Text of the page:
- What side of the field do they prefer on run plays? On pass plays?
Once these kinds of questions have been answered, it’s easier to determine what sort of specific information needs to be sought out.
As useful as it is to have a plan, the ability to quickly change that plan is just as valuable. Many times over the course of a game, coaches will call for a play or formation that turns out to be a poor choice. At such moments, the coach can either call a time-out or, if he’s prepared for such moments, trust that his players know what to do. Here are some examples of reactionary tendencies that are especially important to analyze:
- How do the players handle multiple receivers? Is it mostly man coverage, or zone?
- How often does the other team blitz? In what situations is a blitz most likely to occur?
- What does the quarterback do when he sees a blitz coming?
- When does the quarterback call an audible?
- What’s the go-to third down play? What about third-and-short? Third-and-long?
- At what distance will a field goal be attempted?
It’s important to analyze how opposing teams handle themselves in these kinds of situations, both to recognize what will happen ahead of time and because doing so makes it easier to determine if such habits can be exploited.
On an even deeper level of scrutiny, sometimes it’s necessary to analyze the tendencies of a single player. Perhaps it’s the 6-foot, 4-inch, 300-pound defensive tackle, or the star running back gaining 150 yards per game. Most teams have a handful of especially talented players, but occasionally one or two players become the central component of a team’s offensive or defensive strategy. In these instances, such players should be recognized as a component worthy of analysis. It’s also important to analyze them in different ways depending on the specific position they play.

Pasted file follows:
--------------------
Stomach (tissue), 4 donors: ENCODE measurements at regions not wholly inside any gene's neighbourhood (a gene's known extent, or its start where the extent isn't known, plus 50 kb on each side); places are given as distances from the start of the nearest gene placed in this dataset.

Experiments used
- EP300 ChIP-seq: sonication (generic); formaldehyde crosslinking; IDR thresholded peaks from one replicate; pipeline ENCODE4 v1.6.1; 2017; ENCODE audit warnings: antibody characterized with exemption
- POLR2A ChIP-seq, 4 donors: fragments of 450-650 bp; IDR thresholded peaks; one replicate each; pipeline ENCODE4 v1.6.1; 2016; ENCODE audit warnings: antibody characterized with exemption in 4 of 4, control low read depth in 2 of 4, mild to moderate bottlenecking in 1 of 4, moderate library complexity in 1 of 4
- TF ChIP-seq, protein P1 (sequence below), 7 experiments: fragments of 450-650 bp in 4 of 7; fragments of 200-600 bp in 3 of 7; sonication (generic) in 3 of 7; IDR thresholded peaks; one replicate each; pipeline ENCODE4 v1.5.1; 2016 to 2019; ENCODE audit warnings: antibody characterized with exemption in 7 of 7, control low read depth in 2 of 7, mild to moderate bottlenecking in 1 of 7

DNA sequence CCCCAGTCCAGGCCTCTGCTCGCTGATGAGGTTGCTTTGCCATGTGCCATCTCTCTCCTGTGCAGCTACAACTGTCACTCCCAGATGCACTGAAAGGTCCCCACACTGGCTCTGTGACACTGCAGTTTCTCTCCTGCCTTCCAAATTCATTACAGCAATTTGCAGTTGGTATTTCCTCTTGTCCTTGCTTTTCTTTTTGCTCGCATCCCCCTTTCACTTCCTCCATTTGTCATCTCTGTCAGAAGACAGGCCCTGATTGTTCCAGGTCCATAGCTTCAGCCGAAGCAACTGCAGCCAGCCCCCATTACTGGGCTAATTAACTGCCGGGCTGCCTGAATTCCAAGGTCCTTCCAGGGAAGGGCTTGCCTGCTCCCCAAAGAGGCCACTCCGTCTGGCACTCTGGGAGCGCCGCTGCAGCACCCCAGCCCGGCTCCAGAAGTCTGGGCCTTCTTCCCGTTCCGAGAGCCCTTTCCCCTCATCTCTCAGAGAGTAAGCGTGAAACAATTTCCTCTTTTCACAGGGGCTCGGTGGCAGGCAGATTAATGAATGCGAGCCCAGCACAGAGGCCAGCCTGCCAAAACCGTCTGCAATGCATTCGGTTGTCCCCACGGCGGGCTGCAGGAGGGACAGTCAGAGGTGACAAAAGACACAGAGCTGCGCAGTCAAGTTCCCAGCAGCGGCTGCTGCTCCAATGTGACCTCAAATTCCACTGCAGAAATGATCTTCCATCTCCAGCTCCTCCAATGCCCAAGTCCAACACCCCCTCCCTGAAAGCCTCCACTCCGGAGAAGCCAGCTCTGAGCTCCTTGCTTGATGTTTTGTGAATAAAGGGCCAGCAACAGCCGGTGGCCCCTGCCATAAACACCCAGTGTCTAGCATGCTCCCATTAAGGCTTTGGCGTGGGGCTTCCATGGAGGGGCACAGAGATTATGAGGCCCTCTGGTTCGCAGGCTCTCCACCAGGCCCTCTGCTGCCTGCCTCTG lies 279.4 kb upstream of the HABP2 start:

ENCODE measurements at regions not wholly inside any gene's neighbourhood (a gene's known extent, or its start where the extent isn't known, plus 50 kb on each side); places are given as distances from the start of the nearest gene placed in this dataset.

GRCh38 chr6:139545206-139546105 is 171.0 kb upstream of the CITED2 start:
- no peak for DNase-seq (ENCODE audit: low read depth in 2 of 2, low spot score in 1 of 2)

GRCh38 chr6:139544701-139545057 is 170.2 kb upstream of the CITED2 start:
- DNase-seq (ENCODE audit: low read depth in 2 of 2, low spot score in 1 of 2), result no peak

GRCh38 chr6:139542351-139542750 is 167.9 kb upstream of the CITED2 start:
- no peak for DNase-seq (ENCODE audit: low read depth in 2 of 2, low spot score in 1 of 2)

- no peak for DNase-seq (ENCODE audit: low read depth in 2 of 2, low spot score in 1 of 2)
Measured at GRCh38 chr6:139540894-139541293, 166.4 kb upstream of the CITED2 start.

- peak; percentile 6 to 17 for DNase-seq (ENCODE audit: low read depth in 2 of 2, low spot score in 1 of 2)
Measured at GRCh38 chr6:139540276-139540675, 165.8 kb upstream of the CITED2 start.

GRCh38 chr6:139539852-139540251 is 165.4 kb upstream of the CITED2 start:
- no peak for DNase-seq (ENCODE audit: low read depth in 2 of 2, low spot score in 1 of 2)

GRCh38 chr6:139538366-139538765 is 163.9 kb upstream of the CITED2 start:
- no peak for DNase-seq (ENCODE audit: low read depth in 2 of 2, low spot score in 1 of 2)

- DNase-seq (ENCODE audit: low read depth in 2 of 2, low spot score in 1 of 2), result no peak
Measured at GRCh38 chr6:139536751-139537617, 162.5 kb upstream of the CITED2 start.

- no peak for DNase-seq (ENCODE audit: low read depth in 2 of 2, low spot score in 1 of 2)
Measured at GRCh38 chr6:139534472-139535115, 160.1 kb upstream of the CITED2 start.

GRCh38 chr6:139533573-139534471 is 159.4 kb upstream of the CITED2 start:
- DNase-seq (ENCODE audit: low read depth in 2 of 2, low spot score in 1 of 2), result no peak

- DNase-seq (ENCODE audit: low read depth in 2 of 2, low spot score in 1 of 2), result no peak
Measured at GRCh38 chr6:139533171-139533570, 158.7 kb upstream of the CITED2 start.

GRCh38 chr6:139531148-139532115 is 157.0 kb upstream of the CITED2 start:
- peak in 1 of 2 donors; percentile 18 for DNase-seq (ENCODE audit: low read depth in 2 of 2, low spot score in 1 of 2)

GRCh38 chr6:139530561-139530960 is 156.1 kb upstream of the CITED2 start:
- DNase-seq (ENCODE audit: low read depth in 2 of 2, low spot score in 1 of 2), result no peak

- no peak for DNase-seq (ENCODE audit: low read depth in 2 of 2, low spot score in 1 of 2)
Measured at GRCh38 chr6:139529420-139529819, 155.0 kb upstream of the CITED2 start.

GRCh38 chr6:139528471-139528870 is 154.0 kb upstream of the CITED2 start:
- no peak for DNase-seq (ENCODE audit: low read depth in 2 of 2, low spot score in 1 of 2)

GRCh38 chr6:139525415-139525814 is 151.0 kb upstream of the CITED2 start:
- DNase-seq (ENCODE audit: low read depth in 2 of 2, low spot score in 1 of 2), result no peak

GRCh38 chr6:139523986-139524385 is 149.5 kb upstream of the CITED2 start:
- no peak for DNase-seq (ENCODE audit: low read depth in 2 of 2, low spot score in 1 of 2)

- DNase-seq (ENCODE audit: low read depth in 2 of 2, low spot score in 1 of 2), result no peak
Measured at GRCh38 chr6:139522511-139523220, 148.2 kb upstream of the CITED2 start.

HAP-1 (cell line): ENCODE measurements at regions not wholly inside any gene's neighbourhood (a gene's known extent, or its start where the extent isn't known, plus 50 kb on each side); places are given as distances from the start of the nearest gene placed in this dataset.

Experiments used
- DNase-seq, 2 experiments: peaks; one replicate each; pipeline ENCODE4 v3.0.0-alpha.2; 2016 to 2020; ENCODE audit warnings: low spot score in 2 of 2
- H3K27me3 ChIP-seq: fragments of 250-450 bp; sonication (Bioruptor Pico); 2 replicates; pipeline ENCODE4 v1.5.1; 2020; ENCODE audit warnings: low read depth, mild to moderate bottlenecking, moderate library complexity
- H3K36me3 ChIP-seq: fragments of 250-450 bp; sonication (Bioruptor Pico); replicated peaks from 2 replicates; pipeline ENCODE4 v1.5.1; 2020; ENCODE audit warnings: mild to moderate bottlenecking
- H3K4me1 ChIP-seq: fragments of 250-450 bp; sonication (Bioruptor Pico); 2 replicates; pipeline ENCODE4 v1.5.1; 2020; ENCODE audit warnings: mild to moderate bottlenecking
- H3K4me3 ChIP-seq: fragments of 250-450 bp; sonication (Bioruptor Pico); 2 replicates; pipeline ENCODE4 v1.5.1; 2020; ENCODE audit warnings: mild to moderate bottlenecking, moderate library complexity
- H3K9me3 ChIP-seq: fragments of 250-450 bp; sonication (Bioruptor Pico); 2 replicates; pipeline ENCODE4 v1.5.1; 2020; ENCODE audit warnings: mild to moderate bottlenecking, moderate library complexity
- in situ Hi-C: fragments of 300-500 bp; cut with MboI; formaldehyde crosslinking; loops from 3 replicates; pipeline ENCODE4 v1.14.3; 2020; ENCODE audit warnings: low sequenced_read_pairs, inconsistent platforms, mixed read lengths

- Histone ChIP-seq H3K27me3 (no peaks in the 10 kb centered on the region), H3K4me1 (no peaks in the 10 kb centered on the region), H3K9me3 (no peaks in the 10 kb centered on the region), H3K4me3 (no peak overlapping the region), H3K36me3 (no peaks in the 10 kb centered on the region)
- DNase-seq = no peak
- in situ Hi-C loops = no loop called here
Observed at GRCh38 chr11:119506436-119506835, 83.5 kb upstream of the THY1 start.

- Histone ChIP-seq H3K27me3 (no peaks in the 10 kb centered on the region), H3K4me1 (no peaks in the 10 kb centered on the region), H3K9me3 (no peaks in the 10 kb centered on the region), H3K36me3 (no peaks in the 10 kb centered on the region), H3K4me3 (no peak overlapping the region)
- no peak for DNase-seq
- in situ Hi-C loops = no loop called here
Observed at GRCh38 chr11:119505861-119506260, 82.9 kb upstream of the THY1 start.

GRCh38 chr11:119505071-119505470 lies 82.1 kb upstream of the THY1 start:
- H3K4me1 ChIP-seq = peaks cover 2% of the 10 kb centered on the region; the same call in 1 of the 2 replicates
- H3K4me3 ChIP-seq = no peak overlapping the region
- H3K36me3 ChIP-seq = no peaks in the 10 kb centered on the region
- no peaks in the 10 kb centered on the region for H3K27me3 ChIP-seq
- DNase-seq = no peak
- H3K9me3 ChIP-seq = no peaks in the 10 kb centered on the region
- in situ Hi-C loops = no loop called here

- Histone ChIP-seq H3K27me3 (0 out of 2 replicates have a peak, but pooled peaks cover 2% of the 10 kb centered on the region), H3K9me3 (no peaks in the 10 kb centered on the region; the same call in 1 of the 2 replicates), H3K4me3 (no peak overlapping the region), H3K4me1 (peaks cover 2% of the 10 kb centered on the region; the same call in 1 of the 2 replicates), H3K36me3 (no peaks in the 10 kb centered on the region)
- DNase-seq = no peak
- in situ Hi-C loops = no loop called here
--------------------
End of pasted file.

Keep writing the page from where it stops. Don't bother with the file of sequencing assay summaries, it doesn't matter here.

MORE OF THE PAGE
Of course, there’s an inherent risk in putting too much effort tailoring your team’s strategy because of one player. For example, say you’re facing a team whose quarterback has a tremendously strong arm:
- If you pull more players back into pass coverage to compensate for the quarterback’s passing ability, it automatically reduces your ability to defend against the run.
- Likewise, if you choose to send more players in deep coverage, the other team could simply throw more short and mid-range passes to compensate for it.
Unfortunately, in such situations there’s no one correct way to go. The best way to handle changing your strategy because of one player is by making subtle changes to a few areas.
The Best Way to Prepare?
Gathering information on an opponent is an excellent way to prepare for the coming battle. That said, it’s just as important to analyze your own team’s performance in past games; if you only spend time and effort trying to figure out the other team’s strategy, there won’t be any time to help your own team improve. Everything listed above can also be used to help you understand your own team’s strengths and weaknesses throughout the season. The key is to develop a sound strategy that’s capable of being changed, instead creating brand new strategies every week.